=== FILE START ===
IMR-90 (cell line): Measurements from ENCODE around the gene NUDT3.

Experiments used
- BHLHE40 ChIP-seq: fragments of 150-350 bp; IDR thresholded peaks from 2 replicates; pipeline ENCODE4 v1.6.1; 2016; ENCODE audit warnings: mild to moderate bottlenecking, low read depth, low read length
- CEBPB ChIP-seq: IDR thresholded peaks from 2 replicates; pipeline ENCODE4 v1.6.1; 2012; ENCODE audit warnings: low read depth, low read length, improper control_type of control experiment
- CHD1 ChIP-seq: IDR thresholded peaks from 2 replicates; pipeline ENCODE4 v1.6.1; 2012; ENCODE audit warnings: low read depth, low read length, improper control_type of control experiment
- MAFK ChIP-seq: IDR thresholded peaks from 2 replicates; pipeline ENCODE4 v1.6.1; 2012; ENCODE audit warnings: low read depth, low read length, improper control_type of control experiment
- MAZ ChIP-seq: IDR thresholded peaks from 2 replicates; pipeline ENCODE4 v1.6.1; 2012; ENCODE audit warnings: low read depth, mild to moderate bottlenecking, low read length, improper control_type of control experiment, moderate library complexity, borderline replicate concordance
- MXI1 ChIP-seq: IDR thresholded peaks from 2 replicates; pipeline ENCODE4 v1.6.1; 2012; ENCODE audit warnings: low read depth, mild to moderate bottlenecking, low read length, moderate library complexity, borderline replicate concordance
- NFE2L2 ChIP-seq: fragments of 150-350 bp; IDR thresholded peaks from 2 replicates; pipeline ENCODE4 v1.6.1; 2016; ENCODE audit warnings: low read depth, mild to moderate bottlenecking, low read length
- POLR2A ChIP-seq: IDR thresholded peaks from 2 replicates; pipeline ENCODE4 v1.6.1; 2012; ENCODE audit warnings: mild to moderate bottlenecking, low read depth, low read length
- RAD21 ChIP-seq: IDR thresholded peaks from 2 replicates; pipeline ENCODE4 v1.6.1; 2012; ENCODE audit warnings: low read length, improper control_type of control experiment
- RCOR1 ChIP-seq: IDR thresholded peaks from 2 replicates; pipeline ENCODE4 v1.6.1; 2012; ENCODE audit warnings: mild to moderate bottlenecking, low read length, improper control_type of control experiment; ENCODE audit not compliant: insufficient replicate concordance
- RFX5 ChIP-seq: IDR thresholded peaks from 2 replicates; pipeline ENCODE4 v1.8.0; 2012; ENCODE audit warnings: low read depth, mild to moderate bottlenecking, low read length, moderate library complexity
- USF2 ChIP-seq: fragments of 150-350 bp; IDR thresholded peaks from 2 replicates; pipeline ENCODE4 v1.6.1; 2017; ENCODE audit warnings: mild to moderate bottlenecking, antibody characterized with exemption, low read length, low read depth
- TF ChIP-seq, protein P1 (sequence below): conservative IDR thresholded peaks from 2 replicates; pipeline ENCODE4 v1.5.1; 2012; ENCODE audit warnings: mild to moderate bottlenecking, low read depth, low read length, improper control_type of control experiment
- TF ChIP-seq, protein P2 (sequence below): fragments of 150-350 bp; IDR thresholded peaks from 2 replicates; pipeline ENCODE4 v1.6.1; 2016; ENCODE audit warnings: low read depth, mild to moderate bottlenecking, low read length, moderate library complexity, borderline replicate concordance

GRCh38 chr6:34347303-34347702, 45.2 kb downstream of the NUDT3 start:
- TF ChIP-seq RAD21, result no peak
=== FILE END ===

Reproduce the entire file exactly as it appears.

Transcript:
IMR-90 (cell line): Measurements from ENCODE around the gene NUDT3.

Experiments used
- BHLHE40 ChIP-seq: fragments of 150-350 bp; IDR thresholded peaks from 2 replicates; pipeline ENCODE4 v1.6.1; 2016; ENCODE audit warnings: mild to moderate bottlenecking, low read depth, low read length
- CEBPB ChIP-seq: IDR thresholded peaks from 2 replicates; pipeline ENCODE4 v1.6.1; 2012; ENCODE audit warnings: low read depth, low read length, improper control_type of control experiment
- CHD1 ChIP-seq: IDR thresholded peaks from 2 replicates; pipeline ENCODE4 v1.6.1; 2012; ENCODE audit warnings: low read depth, low read length, improper control_type of control experiment
- MAFK ChIP-seq: IDR thresholded peaks from 2 replicates; pipeline ENCODE4 v1.6.1; 2012; ENCODE audit warnings: low read depth, low read length, improper control_type of control experiment
- MAZ ChIP-seq: IDR thresholded peaks from 2 replicates; pipeline ENCODE4 v1.6.1; 2012; ENCODE audit warnings: low read depth, mild to moderate bottlenecking, low read length, improper control_type of control experiment, moderate library complexity, borderline replicate concordance
- MXI1 ChIP-seq: IDR thresholded peaks from 2 replicates; pipeline ENCODE4 v1.6.1; 2012; ENCODE audit warnings: low read depth, mild to moderate bottlenecking, low read length, moderate library complexity, borderline replicate concordance
- NFE2L2 ChIP-seq: fragments of 150-350 bp; IDR thresholded peaks from 2 replicates; pipeline ENCODE4 v1.6.1; 2016; ENCODE audit warnings: low read depth, mild to moderate bottlenecking, low read length
- POLR2A ChIP-seq: IDR thresholded peaks from 2 replicates; pipeline ENCODE4 v1.6.1; 2012; ENCODE audit warnings: mild to moderate bottlenecking, low read depth, low read length
- RAD21 ChIP-seq: IDR thresholded peaks from 2 replicates; pipeline ENCODE4 v1.6.1; 2012; ENCODE audit warnings: low read length, improper control_type of control experiment
- RCOR1 ChIP-seq: IDR thresholded peaks from 2 replicates; pipeline ENCODE4 v1.6.1; 2012; ENCODE audit warnings: mild to moderate bottlenecking, low read length, improper control_type of control experiment; ENCODE audit not compliant: insufficient replicate concordance
- RFX5 ChIP-seq: IDR thresholded peaks from 2 replicates; pipeline ENCODE4 v1.8.0; 2012; ENCODE audit warnings: low read depth, mild to moderate bottlenecking, low read length, moderate library complexity
- USF2 ChIP-seq: fragments of 150-350 bp; IDR thresholded peaks from 2 replicates; pipeline ENCODE4 v1.6.1; 2017; ENCODE audit warnings: mild to moderate bottlenecking, antibody characterized with exemption, low read length, low read depth
- TF ChIP-seq, protein P1 (sequence below): conservative IDR thresholded peaks from 2 replicates; pipeline ENCODE4 v1.5.1; 2012; ENCODE audit warnings: mild to moderate bottlenecking, low read depth, low read length, improper control_type of control experiment
- TF ChIP-seq, protein P2 (sequence below): fragments of 150-350 bp; IDR thresholded peaks from 2 replicates; pipeline ENCODE4 v1.6.1; 2016; ENCODE audit warnings: low read depth, mild to moderate bottlenecking, low read length, moderate library complexity, borderline replicate concordance

GRCh38 chr6:34347303-34347702, 45.2 kb downstream of the NUDT3 start:
- TF ChIP-seq RAD21, result no peak